Why was this accepted standard? I was blown away when I first learned that a request made to xyz.com while in a browser tab showing abc.com would actually complete the request using my identity on xyz.com.


Because you used to be able to host your web site on www.compsci.tech.youruniversity.edu, and put a HTML <form> element in there, that would send the result to myawesomeguestbook.com.

Thus, cross-origin POST requests were allowed, and changing it was impossible without breaking the web. Likewise you can include images or iframes of other origins, allowing GET requests. However, you cannot read the responses! The JavaScript APIs just make it more convenient to make these requests, but they don't change what you can do - you still can't read the response. Not allowing it in the JS API would just make the attack more annoying (fall back to the legacy methods) and limit legit use cases.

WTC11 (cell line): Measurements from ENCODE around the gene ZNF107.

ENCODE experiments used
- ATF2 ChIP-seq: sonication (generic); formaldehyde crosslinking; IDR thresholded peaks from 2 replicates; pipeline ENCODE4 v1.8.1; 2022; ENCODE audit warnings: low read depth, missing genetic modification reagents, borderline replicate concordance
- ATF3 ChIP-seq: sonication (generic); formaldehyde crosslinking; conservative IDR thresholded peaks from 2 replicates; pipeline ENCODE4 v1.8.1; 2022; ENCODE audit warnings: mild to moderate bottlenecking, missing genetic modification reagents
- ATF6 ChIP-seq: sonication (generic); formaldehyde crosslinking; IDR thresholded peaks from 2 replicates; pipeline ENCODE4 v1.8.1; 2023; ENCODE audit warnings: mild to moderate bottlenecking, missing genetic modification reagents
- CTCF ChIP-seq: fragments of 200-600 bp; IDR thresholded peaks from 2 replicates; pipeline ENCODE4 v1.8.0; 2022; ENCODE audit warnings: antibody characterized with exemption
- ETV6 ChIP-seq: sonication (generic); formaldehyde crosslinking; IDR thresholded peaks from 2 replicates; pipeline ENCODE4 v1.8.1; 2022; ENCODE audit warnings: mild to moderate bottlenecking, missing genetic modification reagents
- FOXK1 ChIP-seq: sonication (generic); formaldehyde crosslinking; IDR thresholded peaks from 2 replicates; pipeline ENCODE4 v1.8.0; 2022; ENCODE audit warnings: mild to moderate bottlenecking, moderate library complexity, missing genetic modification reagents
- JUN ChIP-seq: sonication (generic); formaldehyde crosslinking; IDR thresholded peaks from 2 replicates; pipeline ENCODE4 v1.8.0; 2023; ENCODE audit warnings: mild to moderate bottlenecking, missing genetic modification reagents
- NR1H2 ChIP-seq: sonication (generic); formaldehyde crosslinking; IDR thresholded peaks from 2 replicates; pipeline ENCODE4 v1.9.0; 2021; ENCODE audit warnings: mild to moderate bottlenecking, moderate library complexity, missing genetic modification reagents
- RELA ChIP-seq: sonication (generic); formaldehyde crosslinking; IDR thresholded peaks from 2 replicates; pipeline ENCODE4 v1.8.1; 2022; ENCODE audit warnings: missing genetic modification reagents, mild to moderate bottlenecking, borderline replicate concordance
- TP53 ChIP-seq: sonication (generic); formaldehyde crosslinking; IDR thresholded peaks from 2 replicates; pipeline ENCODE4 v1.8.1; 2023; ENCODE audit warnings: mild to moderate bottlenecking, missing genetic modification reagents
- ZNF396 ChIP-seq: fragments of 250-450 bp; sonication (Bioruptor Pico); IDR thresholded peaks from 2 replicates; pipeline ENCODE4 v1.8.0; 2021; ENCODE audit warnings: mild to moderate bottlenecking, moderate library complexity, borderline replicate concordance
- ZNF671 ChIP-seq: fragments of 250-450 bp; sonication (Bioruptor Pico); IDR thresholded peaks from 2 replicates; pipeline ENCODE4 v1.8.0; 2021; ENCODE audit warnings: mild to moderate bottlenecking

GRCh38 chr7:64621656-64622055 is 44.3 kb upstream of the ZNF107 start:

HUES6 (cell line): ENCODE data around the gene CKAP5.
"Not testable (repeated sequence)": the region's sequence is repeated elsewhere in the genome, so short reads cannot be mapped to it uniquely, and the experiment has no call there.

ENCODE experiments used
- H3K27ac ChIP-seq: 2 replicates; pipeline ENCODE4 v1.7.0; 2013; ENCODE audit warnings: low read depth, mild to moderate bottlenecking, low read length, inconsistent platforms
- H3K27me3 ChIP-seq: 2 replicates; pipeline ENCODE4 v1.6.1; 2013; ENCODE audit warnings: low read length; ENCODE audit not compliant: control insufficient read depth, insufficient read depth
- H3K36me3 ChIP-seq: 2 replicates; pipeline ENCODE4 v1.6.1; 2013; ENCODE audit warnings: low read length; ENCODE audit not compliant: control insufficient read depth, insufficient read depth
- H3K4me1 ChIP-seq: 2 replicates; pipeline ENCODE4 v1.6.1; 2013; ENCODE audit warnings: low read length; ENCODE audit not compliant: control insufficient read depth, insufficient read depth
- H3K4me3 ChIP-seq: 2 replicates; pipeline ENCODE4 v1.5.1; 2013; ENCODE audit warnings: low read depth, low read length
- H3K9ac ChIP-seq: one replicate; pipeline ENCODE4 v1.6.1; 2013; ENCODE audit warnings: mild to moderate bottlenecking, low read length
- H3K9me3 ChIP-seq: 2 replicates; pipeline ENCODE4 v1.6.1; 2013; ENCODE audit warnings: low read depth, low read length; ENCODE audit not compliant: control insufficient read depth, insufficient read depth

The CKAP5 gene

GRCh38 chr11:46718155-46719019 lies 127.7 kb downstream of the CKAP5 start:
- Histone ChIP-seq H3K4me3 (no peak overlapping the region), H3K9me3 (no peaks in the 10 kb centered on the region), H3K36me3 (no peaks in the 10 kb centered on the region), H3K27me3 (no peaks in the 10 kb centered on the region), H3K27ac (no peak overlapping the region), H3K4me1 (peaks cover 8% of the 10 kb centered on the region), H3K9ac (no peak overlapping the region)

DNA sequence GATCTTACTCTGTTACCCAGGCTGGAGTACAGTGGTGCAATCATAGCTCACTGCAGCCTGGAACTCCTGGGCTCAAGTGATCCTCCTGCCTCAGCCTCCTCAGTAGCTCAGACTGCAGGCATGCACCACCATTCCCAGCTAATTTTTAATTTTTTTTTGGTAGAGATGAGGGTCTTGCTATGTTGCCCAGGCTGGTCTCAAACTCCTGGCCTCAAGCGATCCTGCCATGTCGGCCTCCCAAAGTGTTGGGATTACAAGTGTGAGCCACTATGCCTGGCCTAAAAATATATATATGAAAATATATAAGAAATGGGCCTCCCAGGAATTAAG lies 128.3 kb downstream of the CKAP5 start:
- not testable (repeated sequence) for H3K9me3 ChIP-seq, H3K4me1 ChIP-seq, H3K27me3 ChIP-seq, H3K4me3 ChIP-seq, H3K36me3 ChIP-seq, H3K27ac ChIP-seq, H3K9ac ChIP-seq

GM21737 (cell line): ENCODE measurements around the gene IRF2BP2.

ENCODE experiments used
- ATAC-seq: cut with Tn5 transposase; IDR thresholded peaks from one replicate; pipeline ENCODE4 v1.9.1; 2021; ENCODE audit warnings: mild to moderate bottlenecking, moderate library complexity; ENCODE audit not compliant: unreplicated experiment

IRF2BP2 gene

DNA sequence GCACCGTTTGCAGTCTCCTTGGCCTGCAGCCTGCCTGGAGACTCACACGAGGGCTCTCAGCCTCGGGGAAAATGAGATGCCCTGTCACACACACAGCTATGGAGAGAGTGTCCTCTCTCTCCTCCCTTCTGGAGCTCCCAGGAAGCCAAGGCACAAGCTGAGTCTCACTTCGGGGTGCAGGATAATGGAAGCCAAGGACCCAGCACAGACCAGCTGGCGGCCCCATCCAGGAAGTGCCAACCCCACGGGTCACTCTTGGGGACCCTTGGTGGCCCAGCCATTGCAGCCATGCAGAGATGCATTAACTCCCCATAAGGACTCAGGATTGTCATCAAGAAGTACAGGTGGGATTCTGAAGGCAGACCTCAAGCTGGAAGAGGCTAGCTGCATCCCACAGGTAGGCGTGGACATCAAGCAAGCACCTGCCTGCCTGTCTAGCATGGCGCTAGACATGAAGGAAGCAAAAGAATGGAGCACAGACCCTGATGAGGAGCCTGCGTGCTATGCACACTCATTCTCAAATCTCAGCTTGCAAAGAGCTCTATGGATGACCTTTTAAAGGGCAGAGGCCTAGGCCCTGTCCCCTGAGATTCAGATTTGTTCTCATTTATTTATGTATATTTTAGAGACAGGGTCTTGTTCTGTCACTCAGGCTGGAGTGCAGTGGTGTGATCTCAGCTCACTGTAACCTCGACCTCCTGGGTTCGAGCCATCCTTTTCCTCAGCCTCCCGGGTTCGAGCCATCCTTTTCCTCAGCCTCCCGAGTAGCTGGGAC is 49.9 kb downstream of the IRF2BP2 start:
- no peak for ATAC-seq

It's important that you are not allowed to make arbitrary requests: As soon as you start using advanced features like custom headers (in other words, things you couldn't do with img tags, redirects, forms, and iframes), you run into preflight (where the browser asks the server whether the request is allowed before performing it, via OPTIONS, i.e. in a way that legacy servers will not understand and safely reject).


My reading, feel free to correct if I'm missing something.

This is a compatibility feature that can never change, and shouldn't change, because we can't break the web. But my reading is that CORS is mostly a band-aid on what was a bad security policy to begin with.